From Psychology Today
Atheism blossoms in developed countries but is virtually absent in poorer nations. One interpretation of secularization is that big government helps citizens to feel more secure and less in need of religious reassurance. In a new study, I have found the most compelling evidence yet for this possibility.
It seems that people turn to religion as a salve for the difficulties and uncertainties of their lives. In an earlier study of 137 countries, I found that belief in God was higher in countries with a heavy load of infectious diseases, making life difficult and uncertain. Moreover, fewer people believed in God in wealthy and well-educated countries where life is easier. Countries with a more equal distribution of income – and hence less social problems - had more atheists. Atheism was higher for countries with a well-developed welfare state (as indexed by high taxation rates).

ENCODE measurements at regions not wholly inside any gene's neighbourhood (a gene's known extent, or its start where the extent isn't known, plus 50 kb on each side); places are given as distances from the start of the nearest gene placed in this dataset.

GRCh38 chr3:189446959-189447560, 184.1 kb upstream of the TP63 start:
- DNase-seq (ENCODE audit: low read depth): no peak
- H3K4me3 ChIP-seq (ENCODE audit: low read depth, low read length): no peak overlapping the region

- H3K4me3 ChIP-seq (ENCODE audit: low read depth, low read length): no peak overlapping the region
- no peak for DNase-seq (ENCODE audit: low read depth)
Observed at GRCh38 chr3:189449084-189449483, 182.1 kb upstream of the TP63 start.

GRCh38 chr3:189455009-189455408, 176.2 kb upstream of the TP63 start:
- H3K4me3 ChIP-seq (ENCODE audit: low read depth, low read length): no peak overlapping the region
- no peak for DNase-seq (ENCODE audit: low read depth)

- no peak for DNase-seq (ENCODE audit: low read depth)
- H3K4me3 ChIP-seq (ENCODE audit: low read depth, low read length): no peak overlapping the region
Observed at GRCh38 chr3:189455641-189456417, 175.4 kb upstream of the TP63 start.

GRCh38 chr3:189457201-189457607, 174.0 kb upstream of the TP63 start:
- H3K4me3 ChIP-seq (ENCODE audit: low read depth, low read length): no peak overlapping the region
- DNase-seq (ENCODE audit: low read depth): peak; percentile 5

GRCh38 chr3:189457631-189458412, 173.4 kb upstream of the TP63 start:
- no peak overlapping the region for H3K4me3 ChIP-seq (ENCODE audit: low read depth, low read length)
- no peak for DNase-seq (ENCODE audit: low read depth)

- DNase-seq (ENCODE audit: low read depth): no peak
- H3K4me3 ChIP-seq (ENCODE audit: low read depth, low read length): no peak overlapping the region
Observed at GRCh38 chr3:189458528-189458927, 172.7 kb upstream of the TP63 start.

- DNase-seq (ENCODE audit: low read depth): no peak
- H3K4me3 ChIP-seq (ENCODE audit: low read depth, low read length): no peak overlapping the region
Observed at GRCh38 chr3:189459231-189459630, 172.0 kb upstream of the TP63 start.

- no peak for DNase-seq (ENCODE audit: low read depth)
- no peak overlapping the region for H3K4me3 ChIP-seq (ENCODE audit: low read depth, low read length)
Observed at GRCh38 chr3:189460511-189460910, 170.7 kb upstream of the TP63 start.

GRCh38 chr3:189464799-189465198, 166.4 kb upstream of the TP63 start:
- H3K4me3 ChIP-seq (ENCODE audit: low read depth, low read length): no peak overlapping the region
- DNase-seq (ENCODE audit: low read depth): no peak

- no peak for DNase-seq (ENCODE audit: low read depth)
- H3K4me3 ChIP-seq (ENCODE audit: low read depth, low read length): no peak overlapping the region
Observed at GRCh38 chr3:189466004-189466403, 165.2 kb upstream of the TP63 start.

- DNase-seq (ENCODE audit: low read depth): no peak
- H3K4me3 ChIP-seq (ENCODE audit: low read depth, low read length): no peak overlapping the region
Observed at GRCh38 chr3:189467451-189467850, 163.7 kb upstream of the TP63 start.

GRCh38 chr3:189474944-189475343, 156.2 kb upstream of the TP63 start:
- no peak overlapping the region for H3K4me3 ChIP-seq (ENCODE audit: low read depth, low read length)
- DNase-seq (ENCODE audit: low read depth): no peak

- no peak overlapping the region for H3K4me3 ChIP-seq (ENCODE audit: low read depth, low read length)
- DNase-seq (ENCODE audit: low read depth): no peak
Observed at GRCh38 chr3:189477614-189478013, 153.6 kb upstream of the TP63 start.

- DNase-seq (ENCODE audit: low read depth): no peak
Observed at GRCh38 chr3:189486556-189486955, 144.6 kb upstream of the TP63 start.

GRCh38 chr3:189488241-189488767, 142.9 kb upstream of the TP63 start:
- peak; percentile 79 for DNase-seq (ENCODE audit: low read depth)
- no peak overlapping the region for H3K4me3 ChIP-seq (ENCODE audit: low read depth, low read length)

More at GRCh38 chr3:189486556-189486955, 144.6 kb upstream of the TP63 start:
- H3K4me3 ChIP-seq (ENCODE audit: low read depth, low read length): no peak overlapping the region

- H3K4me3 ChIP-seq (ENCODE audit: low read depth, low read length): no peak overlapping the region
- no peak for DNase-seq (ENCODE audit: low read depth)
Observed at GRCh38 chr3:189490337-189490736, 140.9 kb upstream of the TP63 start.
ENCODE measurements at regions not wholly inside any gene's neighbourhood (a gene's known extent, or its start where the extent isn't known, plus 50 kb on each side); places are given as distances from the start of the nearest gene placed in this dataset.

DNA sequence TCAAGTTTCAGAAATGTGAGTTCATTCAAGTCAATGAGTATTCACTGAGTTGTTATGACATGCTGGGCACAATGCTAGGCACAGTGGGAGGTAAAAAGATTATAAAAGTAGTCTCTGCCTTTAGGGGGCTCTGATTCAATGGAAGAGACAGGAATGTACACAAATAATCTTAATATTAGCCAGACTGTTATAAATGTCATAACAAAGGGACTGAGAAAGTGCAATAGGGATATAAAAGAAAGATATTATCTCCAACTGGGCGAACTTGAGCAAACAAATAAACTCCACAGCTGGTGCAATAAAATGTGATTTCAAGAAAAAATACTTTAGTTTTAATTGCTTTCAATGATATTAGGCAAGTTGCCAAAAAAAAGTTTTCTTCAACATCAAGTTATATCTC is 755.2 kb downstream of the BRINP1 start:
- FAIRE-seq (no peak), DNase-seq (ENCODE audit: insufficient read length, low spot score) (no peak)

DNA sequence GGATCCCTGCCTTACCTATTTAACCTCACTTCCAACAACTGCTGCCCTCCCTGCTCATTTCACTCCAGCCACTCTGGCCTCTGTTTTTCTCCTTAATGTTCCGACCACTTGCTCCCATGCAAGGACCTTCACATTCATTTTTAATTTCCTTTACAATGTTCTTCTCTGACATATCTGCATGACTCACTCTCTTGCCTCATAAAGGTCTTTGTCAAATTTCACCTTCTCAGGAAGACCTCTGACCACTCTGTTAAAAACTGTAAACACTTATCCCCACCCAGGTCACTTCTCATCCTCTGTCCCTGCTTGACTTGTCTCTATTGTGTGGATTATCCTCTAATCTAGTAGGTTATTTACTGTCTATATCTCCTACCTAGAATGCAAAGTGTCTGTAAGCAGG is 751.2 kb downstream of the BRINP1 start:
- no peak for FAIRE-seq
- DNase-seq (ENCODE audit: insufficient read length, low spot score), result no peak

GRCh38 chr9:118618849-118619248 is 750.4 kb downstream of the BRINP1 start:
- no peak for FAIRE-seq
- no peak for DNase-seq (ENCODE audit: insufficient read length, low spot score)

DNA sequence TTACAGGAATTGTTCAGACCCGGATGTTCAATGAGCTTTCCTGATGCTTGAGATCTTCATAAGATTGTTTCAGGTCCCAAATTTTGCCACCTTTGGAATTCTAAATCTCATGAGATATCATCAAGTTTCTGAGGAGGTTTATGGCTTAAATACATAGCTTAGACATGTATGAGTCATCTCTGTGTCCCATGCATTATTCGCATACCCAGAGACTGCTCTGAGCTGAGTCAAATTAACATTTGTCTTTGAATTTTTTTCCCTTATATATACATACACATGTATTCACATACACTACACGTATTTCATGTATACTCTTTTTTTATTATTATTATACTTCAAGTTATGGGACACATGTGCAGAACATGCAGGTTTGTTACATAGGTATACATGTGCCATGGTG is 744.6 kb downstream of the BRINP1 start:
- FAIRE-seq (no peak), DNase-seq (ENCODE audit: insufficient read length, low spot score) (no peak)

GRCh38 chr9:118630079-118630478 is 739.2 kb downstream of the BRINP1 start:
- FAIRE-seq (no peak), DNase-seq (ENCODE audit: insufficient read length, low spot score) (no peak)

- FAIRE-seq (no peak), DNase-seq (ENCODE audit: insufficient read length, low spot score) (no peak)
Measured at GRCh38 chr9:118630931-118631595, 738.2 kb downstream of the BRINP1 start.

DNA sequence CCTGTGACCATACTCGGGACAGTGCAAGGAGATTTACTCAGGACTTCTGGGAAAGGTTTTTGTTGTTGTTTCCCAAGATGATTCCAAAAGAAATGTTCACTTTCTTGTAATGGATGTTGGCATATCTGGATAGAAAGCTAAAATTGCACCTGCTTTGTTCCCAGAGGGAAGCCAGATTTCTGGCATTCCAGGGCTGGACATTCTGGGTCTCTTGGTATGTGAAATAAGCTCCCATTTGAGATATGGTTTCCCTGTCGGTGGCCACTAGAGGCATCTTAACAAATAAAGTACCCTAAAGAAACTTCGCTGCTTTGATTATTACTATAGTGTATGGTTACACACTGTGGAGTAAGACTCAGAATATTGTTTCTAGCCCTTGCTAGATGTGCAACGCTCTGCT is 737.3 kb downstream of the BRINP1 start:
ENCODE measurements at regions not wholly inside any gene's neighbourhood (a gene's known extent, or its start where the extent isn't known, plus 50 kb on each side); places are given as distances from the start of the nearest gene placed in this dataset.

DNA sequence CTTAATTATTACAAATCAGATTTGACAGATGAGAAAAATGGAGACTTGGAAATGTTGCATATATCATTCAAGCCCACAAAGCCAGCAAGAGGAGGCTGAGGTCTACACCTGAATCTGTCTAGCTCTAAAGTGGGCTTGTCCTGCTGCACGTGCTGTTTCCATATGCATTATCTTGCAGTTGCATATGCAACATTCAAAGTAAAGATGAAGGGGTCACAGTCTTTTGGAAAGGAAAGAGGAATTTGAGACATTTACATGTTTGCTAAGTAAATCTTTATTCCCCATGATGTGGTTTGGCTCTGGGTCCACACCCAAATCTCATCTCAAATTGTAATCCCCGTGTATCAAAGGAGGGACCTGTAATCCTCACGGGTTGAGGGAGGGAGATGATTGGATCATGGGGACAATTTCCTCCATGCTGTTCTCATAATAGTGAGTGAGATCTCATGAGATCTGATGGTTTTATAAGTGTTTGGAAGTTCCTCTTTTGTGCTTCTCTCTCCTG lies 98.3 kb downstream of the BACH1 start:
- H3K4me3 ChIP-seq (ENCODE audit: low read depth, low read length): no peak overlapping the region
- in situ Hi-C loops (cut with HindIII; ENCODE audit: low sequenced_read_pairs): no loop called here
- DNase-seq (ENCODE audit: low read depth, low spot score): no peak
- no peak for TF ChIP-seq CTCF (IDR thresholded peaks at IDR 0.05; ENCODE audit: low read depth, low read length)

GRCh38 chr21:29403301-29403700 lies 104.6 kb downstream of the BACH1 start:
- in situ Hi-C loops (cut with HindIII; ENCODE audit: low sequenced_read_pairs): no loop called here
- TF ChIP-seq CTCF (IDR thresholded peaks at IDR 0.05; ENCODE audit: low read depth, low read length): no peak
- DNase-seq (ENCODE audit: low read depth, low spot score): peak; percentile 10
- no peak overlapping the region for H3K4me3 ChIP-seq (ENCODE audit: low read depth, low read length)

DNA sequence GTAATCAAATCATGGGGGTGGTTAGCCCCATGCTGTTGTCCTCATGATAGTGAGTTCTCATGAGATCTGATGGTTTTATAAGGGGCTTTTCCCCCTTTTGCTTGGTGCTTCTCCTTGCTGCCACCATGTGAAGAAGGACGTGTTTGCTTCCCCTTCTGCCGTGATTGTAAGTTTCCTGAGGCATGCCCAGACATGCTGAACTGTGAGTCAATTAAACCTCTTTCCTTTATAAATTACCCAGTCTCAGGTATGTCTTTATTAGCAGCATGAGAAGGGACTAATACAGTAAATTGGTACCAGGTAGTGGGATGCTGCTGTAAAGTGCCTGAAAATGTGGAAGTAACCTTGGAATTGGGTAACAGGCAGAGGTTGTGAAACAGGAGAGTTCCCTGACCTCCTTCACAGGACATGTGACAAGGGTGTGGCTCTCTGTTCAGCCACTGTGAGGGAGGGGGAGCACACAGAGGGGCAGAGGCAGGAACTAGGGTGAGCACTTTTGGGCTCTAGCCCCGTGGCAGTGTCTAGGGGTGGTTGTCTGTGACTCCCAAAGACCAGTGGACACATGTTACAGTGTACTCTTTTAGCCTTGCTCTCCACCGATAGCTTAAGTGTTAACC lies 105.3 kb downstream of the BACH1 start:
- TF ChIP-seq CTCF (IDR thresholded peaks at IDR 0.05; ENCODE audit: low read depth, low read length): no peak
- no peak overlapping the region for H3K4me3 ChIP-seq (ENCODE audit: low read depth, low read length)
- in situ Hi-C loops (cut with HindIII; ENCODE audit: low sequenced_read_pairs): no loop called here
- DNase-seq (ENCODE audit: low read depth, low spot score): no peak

None of this is very surprising. My trips to predominantly atheistic countries have illustrated to me how well different societies can function without religion. The fact that some have argued the U.S. "needs" religion to fulfill certain social functions is a sad commentary on our society, not an argument in favor of religion.